A technical copywriter has specialized knowledge and skills that will help you reveal the magic (or benefits) of your tech products to your market. She’ll write marketing materials like blog posts & articles, product descriptions and web pages, email newsletters & autoresponders, and case studies & stories, that’ll sell your tech products. She understands high-tech products and services like Saas, PaaS, software applications, and infrastructure & hardware products like servers & network storage, or professional services like enterprise application implementations.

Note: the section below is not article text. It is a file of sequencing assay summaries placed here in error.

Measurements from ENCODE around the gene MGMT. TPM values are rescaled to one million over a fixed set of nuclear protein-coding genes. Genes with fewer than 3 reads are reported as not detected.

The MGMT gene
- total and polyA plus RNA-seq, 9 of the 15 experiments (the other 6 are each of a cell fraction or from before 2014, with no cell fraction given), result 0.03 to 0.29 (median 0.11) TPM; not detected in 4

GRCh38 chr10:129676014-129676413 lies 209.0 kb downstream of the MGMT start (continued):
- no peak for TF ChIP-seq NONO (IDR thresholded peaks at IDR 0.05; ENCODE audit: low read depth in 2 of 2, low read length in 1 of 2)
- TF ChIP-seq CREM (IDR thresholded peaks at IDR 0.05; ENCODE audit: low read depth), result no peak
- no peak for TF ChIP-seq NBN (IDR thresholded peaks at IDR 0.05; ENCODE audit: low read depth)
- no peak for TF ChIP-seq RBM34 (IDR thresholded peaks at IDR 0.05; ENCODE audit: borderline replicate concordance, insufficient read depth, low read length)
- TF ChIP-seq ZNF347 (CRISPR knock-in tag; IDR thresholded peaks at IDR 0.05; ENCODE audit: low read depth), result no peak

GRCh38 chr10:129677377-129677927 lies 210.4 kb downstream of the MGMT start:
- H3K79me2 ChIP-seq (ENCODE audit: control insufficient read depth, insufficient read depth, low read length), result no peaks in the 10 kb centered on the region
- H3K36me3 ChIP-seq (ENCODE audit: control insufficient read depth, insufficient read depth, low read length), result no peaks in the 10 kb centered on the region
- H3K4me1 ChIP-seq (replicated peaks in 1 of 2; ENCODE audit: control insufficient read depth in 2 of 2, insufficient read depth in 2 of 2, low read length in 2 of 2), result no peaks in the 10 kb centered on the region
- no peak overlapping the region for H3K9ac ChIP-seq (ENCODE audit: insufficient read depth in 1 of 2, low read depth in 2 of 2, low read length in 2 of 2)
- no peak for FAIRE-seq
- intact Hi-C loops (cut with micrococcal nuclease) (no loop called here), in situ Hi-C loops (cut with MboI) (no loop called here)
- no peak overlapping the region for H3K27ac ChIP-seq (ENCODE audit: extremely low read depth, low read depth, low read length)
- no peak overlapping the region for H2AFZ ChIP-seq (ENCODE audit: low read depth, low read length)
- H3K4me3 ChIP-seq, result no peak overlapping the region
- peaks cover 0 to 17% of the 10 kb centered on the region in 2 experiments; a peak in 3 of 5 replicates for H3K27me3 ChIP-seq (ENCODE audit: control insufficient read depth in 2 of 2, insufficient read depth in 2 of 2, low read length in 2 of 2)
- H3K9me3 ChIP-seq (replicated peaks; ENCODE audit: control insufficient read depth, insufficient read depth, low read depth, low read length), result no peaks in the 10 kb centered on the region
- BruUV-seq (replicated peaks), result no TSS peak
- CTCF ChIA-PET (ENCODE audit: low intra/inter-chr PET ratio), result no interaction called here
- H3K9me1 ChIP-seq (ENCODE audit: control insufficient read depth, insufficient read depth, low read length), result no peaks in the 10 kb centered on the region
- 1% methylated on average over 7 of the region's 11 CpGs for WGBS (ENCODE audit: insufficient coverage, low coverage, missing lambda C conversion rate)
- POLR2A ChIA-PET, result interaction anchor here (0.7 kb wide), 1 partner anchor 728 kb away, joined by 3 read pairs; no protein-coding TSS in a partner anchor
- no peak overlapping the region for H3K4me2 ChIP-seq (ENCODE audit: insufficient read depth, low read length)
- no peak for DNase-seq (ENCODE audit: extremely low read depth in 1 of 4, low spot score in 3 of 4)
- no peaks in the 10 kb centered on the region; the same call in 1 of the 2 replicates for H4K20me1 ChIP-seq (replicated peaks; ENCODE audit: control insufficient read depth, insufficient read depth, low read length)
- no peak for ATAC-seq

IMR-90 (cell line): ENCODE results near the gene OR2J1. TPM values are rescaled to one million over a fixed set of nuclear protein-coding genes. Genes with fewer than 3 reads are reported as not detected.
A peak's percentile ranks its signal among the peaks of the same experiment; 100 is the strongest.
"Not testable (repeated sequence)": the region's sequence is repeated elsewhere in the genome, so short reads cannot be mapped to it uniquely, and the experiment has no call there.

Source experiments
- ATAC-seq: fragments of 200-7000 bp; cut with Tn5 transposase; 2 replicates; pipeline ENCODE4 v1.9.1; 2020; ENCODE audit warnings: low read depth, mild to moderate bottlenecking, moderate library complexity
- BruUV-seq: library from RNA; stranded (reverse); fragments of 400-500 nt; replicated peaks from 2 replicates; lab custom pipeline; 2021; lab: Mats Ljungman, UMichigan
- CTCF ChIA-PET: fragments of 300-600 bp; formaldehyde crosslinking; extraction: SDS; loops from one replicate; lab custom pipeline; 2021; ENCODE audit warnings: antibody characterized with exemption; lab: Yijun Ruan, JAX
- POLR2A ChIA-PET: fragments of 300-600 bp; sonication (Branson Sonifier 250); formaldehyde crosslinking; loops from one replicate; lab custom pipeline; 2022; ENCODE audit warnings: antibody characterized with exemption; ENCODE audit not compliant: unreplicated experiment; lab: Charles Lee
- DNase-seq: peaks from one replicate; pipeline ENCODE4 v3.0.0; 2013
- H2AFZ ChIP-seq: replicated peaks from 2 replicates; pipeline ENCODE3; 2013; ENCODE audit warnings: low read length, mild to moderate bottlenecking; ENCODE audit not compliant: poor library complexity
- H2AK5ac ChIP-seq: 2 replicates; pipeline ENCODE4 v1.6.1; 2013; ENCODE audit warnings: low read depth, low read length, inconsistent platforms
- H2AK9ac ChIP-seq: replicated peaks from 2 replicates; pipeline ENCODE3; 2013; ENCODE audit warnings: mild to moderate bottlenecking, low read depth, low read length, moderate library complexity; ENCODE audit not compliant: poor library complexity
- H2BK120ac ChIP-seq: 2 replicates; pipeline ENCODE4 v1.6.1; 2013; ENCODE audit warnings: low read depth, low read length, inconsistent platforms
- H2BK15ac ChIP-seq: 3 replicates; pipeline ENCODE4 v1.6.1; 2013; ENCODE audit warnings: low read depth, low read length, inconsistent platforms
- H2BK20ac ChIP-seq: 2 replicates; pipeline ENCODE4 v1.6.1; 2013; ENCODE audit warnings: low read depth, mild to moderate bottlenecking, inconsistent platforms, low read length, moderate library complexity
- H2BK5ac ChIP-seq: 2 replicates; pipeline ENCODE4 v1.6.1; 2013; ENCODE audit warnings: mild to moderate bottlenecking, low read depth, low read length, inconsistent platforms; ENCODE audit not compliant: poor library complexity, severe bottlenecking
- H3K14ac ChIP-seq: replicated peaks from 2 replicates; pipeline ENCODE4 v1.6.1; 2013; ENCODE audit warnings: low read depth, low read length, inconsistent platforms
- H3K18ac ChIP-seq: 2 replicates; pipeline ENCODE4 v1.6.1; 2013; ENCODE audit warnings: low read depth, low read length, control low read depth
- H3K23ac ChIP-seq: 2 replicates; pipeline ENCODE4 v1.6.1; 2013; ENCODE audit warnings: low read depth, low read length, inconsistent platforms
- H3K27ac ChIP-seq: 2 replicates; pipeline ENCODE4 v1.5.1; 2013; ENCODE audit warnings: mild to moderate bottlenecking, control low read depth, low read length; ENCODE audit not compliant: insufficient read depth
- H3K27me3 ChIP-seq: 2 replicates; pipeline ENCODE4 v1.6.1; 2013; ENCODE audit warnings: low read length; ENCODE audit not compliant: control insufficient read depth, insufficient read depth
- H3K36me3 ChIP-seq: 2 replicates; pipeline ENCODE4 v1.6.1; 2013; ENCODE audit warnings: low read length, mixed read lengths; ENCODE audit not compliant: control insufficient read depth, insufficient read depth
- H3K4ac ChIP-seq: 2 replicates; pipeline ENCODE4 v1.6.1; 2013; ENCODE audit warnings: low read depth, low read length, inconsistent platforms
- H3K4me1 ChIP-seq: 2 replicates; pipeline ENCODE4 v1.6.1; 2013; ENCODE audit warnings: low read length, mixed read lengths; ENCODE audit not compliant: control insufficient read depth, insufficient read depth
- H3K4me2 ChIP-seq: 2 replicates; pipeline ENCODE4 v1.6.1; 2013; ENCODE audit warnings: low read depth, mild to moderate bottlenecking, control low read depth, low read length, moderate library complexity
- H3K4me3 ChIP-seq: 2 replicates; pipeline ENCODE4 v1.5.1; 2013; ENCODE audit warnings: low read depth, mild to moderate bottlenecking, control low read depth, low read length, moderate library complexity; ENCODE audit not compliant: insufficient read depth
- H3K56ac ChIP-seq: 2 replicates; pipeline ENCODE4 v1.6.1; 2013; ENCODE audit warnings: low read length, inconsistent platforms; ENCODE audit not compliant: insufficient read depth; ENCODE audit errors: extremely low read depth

These are specialized topics that require specialized knowledge or at least a specialized copywriter who is familiar with the environment, terminologies, and methodologies used by these companies to produce their products and services. A technical copywriter is someone with that specialized knowledge and can jump in right away to help you.
How I help my tech clients as a technical copywriter
Because I started out as a technical writer before transitioning to technical copywriter, I’m uniquely qualified to help you, B2B tech & SaaS clients. In my earlier life, I helped my clients support their products through help files and admin manuals. Now, I help them sell their products with web copy, blog posts & articles, white papers, eBooks, and repurposed marketing assets.